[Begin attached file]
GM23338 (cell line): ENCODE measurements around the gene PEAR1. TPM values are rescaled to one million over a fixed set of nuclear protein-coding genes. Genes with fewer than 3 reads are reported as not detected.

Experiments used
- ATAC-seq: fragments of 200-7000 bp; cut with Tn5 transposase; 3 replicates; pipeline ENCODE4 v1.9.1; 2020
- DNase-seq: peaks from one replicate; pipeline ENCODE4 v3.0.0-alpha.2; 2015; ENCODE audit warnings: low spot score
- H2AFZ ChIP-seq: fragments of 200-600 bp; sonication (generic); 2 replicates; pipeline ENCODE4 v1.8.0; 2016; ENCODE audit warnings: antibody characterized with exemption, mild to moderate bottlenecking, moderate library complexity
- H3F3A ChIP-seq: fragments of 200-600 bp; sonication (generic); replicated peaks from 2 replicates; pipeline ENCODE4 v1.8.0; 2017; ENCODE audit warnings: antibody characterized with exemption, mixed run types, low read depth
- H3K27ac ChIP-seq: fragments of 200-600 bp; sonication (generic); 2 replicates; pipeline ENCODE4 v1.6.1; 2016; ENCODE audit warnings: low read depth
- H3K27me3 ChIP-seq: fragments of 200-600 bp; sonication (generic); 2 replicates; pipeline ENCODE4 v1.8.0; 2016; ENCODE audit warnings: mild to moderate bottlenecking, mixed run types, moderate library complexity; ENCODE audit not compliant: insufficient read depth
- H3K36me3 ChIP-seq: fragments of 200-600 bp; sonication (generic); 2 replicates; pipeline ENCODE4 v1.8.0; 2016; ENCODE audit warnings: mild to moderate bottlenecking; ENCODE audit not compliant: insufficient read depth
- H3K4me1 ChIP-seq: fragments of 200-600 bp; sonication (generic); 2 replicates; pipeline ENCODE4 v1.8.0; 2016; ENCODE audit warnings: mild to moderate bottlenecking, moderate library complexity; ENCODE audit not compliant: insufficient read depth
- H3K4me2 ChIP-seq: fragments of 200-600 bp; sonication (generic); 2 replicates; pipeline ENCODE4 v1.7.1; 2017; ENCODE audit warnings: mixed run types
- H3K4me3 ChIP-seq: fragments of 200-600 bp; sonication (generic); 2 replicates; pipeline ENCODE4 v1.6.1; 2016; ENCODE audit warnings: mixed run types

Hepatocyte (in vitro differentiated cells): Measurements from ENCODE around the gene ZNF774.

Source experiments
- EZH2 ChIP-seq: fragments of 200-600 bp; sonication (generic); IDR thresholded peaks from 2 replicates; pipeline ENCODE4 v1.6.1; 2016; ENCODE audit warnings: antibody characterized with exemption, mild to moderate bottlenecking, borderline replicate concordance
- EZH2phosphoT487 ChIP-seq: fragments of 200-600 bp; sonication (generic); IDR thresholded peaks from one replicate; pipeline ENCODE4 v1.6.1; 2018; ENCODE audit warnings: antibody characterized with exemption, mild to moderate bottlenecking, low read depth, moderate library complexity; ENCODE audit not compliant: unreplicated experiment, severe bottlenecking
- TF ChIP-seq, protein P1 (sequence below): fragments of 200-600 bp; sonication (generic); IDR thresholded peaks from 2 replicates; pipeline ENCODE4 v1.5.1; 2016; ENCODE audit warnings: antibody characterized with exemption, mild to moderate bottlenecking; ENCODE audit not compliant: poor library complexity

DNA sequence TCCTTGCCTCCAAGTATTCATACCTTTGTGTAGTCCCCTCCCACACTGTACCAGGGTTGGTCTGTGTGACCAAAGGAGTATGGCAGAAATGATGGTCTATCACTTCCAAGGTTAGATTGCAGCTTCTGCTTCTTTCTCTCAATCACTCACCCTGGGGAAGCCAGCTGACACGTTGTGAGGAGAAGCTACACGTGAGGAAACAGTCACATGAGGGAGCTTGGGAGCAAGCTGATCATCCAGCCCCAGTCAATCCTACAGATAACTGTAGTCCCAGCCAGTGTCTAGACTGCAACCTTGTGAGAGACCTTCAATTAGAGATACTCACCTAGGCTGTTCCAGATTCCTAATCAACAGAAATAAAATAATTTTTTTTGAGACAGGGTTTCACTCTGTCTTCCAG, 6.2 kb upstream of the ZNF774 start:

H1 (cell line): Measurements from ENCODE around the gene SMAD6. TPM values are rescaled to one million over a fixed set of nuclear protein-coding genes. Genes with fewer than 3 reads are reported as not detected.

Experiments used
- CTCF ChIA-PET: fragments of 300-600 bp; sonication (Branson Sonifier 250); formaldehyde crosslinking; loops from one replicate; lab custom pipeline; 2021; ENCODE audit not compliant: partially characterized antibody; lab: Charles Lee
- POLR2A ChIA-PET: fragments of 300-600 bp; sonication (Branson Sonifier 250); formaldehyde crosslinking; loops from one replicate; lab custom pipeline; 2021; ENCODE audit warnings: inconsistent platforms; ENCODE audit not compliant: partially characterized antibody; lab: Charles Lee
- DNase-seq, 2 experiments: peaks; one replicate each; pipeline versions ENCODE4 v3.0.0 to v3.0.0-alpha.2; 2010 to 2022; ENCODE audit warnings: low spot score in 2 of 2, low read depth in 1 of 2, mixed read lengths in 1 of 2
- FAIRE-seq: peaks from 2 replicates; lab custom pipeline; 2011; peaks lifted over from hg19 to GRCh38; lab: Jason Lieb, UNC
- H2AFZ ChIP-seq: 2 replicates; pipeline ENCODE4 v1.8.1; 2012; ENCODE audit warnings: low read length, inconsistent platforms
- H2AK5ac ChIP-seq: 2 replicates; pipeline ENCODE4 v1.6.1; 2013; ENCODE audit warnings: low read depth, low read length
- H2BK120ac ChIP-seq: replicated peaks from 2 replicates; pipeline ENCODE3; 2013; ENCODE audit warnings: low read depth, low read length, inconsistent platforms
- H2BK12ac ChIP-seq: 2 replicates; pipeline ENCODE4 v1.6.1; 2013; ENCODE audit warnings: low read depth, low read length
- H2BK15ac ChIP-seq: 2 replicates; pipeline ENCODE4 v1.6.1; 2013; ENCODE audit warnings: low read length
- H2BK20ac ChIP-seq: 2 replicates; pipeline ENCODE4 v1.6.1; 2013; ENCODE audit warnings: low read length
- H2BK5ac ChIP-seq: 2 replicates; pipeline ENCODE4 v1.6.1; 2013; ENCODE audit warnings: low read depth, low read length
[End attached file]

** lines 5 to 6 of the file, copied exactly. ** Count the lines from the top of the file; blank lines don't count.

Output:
- H2AFZ ChIP-seq: fragments of 200-600 bp; sonication (generic); 2 replicates; pipeline ENCODE4 v1.8.0; 2016; ENCODE audit warnings: antibody characterized with exemption, mild to moderate bottlenecking, moderate library complexity
- H3F3A ChIP-seq: fragments of 200-600 bp; sonication (generic); replicated peaks from 2 replicates; pipeline ENCODE4 v1.8.0; 2017; ENCODE audit warnings: antibody characterized with exemption, mixed run types, low read depth